Astronomy news

Comet Halley Again

At http://io9.com/5637815/ there is another version of the Comet Halley appearance in 466BC - with a bit more history. It could have been visiting the inner solar system for anything between 16,000 and 200,000 years (see also the Journal of Cosmology). The Chinese record the comet in 240BC and it is thought the Babylonians (people of the Middle East) record it in 164 and 87BC (as well as Tigranes, an Armenian king) and in 12BC it may have sparked messianic expectations - but who can tell.

Comets in the Kuiper Belt

At http://calderup.wordpress.com/2010/09/13/kennelful-of-planet-puppies/ ... is about some images from the Hubble Space Telescope which show two remote objects in the Solar System slowly moving across the sky in front of a distant galaxy. They were moving while Hubble was recording and they appear in the images as streaks of light and seem to be comet like objects orbiting the Sun some 40 odd times further away than the earth.

What are meteorites?

At http://geology.com/meteorites/ there is a short piece that attempts to answer this question - by a science writer, photographer, and meteorite hunter who has contributed to documentaries made by PBS, National Geographic, the History Channel and the Travel Channel as well as Readers Digest, Rock and Gem, Sky and Telescope, Geotimes etc.

Comet Halley in the 5th century BC

At www.decodingtheheavens.com/blog/post/2010/09/08/Halley-and-the-ancient-Greeks/ (see also BBC News September 10th) ... in 466BC a large meteortie, described as the size of a wagon load, fell in northern Greece.

Watch this video clip

SIS member Dr Peter Paget has provided this link to a video slide show of the sky - at www.bbc.co.uk/news/science-environment-11213528

 

Life on Mars (?)

At www.jpl.nasa.gov/news/news.cfm?release=2010-286&cid=release_2010-286 we have a report that seems to suggest that NASAs Viking Mars Lander mission in 1976 may actually have examined soil that contained carbon based building blocks of life. Organics and perchlorate may have been present in the soil  although it is quite possible the organics had an origin in meteorites - and the ability of perchlorate to break down organic material was not realised at the time.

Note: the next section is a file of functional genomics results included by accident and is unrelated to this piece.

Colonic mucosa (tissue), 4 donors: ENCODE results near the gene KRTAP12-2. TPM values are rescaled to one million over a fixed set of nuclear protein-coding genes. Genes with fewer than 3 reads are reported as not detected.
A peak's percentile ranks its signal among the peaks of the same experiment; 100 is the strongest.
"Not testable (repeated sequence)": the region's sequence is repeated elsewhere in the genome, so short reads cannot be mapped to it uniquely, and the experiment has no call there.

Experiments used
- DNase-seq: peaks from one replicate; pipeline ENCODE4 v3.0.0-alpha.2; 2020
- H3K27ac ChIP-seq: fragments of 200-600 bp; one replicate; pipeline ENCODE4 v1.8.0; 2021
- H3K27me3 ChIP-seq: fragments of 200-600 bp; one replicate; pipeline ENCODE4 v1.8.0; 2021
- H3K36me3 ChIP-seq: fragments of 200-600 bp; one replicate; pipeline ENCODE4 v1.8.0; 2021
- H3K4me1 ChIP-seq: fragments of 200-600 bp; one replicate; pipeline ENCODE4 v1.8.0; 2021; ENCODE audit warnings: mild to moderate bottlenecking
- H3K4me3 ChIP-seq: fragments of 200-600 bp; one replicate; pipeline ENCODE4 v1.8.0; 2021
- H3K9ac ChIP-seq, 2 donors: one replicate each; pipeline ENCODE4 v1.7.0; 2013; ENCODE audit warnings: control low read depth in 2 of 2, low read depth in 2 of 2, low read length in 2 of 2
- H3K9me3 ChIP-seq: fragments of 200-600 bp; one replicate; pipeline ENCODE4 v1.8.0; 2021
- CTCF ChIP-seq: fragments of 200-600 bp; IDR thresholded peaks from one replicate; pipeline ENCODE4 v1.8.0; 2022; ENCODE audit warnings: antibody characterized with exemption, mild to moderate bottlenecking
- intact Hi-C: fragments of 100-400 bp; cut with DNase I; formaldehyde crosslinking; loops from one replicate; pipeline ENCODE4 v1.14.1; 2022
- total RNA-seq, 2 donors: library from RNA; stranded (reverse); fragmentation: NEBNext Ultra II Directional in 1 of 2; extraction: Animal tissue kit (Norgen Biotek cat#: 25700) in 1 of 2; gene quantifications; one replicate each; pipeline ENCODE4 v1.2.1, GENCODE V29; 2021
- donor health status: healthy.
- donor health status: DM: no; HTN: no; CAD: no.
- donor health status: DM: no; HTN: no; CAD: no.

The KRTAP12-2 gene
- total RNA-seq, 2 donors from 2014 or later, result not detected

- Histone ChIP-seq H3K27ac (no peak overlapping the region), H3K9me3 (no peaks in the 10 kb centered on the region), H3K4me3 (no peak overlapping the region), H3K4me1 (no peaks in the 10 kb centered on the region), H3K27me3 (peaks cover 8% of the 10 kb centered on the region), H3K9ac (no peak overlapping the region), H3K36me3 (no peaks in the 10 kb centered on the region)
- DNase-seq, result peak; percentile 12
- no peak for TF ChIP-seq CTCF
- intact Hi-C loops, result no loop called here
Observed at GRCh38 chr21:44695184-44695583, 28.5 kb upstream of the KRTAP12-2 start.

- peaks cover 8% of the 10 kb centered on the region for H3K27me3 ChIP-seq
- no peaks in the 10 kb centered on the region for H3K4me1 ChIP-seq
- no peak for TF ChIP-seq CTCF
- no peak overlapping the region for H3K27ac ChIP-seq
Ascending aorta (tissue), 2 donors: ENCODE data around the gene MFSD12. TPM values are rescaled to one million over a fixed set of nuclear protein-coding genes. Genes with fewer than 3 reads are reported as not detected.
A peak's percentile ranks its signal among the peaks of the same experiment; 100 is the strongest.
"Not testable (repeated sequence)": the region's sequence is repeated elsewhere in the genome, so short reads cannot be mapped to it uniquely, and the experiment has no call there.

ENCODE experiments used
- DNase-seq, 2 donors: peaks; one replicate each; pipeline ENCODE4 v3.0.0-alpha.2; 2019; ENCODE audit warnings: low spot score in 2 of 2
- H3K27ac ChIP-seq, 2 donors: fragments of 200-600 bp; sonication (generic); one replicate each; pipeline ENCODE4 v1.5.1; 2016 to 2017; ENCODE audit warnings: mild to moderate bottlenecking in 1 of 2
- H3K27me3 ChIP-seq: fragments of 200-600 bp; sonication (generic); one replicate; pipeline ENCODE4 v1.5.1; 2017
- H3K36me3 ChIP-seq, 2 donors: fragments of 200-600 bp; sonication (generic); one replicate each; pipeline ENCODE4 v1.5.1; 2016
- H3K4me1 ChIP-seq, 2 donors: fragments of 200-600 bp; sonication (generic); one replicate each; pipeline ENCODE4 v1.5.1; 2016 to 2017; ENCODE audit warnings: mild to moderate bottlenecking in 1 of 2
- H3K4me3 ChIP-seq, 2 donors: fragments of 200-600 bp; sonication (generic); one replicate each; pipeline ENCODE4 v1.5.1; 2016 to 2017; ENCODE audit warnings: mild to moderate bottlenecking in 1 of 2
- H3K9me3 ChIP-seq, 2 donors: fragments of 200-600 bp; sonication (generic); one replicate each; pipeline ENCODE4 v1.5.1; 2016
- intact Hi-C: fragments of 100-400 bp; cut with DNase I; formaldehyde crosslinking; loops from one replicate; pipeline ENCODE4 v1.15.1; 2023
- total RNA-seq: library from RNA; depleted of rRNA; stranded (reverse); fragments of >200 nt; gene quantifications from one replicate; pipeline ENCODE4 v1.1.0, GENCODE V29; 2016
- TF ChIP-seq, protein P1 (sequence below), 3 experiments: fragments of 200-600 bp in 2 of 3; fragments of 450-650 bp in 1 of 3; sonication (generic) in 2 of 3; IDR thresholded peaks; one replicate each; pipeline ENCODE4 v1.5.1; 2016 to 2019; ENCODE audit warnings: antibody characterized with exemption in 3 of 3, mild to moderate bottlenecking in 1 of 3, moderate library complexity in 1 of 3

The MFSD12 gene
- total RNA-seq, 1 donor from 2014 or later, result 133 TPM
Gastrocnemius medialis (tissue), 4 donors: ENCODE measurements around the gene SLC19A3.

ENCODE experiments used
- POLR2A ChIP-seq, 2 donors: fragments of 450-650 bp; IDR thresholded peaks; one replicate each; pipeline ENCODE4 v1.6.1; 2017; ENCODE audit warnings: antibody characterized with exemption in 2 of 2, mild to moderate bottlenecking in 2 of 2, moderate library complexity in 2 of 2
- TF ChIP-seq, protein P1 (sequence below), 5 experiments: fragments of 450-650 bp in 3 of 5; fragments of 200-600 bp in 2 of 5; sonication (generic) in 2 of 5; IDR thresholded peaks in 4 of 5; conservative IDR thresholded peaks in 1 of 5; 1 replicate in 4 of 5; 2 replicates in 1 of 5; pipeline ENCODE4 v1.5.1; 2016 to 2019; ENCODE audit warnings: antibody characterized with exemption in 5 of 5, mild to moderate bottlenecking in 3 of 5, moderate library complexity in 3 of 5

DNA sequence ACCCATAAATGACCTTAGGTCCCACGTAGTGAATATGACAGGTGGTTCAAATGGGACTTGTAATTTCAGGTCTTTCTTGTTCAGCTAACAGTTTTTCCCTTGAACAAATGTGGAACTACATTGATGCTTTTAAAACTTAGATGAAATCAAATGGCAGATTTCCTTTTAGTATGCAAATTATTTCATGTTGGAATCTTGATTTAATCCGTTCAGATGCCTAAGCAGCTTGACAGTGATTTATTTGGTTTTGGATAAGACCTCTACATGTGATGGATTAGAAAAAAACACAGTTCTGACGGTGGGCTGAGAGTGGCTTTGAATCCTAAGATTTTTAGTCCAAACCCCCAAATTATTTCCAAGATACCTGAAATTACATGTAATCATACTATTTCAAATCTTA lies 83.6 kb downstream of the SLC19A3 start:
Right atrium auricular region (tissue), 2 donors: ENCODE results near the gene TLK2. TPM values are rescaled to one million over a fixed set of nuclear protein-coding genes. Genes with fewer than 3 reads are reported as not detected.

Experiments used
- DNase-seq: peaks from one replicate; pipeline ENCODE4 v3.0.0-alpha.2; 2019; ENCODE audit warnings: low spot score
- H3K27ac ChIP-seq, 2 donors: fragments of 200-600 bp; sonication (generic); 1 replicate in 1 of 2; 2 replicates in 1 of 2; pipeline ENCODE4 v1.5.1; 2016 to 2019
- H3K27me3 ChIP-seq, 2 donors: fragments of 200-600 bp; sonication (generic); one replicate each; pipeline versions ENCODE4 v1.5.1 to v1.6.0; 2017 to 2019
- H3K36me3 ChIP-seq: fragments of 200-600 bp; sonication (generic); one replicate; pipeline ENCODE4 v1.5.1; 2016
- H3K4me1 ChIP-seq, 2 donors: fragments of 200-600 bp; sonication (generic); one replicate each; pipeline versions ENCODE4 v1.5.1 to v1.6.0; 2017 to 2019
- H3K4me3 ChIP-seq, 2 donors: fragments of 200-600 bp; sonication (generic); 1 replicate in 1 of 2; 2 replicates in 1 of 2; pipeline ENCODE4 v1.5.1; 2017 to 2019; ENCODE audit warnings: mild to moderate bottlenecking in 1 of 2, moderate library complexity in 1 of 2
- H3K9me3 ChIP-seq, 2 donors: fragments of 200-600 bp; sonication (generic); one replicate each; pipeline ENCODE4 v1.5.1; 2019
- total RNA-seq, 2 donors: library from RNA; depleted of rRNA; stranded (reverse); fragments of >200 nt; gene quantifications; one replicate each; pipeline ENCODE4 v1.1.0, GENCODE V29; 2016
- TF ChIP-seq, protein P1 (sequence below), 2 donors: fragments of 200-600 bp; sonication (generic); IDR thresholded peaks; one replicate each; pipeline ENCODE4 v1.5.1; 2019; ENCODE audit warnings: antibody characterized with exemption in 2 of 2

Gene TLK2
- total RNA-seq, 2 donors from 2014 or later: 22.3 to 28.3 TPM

Water and Stars

At www.physorg.com/print202577650.html there is a report from ESA (the European Space Agency) that the Herschel infrared space observatory has discovered that ultraviolet starlight is a key ingredient for making water in the atmosphere of some stars. It is the only explanation, they continue, for why a dying star is surrounded by a gigantic cloud of hot water vapour (published in Nature September 2nd).

Near Earth Update - NASA report

This story from NASA (see www.jpl.nasa.gov/news/ September 2nd) has popped up all over the blogosphere, with various angles to the headlines. NASAs Spitzer Space Telescope has revealed  a lot of new information about near earth objects orbiting in near space - mainly asteroids, or defunct comets. However, the composition of these bodies turns out to be highly varied. Some are dark and dull and others shiny and bright (the Astronomical Journal September issue).

.. and a red comet ...

There is an image of a red comet at www.dailygalaxy.com September 1st, being Comet Sidling Spring, which is named after the Australian observatory where it was first seen in 2007. It was visible in binoculars until January of this year (2010) and the post goes on to describe the idea of panspermia - the seeding of life by comets. Life on earth seems to have appeared soon after the termination of a massive bombardment event at around 3.8 billion years ago (so it is said).

... and after the diamonds we have red rain ...

At http://arxiv4.library.cornell.edu/abs/1008.4960v1 - an interesting post sent in by Gary Gilligan that moves seamlessly into juxtaposition  to the extraterrestrial impact debate - and red rain clearly has analogies with the Biblical Exodus event which was decyphered by Velikovsky as derived from a comet passing relatively close to the earth. The authors of the paper, Rajkumar Gangappa (University of Glamorgan), Chandra Wickramasinghe (Cardiff University), Milton Wainwright (Sheffield University), S.